Fortunately, years later I was able to deactivate my glia and go into remission because of infusion therapy. That helped me to understand the importance of controlling glia activation and neuroinflammation.

I hope by sharing my story it starts more conversations to get medical practices to catch up to the science that already exists. Is deactivating the glia a cure? No, but it does go a long way in assisting with chronic pain management.

It got me from wheels to walking. And now that I am walking, I will keep talking until more lives are changed for the better. 

Barby Ingle suffers from Reflex Sympathetic Dystrophy (RSD) and endometriosis. Barby is a chronic pain educator, patient advocate, and president of the International Pain FoundationShe is also a motivational speaker and best-selling author on pain topics.

More information about Barby can be found at her website.

The information in this column should not be considered as professional medical advice, diagnosis or treatment. It is for informational purposes only and represents the author’s opinions alone. It does not inherently express or reflect the views, opinions and/or positions of Pain News Network.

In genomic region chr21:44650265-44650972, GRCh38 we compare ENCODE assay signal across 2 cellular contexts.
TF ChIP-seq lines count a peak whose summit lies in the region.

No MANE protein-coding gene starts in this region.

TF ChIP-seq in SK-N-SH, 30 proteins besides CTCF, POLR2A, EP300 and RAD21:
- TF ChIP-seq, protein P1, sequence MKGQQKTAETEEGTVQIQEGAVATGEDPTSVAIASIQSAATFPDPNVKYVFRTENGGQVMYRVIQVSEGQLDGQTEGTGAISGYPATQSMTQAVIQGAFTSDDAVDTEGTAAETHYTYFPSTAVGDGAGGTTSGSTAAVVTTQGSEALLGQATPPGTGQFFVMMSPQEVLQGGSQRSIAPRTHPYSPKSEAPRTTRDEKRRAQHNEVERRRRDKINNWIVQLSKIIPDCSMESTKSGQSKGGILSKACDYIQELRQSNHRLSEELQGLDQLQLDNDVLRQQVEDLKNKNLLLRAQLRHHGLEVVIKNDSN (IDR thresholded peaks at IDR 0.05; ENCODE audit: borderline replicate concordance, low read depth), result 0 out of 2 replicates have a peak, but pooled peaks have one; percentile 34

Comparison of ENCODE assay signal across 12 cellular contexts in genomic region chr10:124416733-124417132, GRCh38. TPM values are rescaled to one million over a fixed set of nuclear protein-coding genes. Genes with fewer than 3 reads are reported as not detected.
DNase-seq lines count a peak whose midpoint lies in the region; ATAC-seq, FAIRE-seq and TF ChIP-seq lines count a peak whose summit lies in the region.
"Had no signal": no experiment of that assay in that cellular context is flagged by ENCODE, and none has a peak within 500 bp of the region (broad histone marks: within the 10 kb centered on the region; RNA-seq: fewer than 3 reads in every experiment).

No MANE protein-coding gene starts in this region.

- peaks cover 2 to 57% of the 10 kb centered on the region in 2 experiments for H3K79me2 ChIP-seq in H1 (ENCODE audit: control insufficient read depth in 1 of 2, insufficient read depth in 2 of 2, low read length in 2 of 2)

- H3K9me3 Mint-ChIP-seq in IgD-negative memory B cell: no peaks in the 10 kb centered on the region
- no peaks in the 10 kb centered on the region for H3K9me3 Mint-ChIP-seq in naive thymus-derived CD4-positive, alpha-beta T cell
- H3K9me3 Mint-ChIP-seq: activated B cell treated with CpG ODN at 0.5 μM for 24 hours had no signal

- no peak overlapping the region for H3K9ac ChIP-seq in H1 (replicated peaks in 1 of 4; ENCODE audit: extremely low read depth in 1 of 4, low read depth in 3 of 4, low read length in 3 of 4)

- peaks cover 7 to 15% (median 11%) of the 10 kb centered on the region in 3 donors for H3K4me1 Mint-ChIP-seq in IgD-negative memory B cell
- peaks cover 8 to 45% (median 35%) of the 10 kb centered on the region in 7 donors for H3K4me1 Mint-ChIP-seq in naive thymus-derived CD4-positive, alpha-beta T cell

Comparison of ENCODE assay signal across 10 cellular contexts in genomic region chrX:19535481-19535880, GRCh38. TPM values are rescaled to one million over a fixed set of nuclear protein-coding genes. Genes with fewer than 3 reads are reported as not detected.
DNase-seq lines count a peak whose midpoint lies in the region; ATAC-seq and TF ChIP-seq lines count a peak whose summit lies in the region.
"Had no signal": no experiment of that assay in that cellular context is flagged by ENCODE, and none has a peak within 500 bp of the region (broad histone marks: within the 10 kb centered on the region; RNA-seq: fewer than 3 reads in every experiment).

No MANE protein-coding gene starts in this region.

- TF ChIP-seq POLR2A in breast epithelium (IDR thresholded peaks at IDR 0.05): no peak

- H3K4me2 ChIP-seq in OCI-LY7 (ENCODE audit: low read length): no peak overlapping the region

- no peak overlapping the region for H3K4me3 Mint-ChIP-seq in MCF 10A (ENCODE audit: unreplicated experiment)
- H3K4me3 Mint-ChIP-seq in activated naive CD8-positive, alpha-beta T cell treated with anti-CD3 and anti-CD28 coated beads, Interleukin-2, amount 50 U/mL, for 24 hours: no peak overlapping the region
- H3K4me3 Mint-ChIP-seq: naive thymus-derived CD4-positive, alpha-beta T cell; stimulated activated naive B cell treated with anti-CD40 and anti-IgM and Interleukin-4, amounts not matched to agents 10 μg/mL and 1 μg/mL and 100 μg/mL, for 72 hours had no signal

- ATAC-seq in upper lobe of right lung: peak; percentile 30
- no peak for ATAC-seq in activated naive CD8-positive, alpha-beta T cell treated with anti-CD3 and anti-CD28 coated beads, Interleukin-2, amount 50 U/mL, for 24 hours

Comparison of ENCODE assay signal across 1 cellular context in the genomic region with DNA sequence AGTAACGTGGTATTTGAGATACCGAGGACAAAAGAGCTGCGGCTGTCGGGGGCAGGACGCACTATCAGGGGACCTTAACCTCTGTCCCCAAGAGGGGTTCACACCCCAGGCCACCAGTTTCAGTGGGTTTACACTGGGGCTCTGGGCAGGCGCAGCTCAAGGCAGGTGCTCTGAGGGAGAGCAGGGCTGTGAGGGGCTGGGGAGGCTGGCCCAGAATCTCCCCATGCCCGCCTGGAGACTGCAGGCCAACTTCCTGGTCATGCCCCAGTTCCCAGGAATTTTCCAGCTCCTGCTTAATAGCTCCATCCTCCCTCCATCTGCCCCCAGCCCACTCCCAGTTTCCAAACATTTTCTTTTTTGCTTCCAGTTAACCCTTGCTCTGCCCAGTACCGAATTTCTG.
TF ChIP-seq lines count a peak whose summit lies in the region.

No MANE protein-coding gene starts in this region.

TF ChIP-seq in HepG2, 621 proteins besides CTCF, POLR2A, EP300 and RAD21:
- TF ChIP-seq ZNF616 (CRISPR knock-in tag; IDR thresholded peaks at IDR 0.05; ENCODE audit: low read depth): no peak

Lyrica Linked to Birth Defects

By Pat Anson, Editor

A drug widely prescribed to treat fibromyalgia, neuropathy and other chronic pain conditions increases the risk of major birth defects, according to a new study published in Neurology, the medical journal of the American Academy of Neurology.

Women taking pregabalin were six times more likely to have a pregnancy with a major defect than women who were not taking the drug, the study found. The birth defects included heart defects and structural problems with the central nervous system (CNS) or other organs. Birth defects due to chromosomal abnormalities were not included in the results.

Pregabalin is the generic name of Lyrica, which is approved by the FDA to treat diabetic nerve pain, fibromyalgia, epilepsy, post-herpetic neuralgia caused by shingles and spinal cord injury. It is also prescribed “off label” to treat a variety of other conditions. Lyrica is Pfizer’s top selling drug, generates over $5 billion in annual sales, and is currently approved for use in over 130 countries.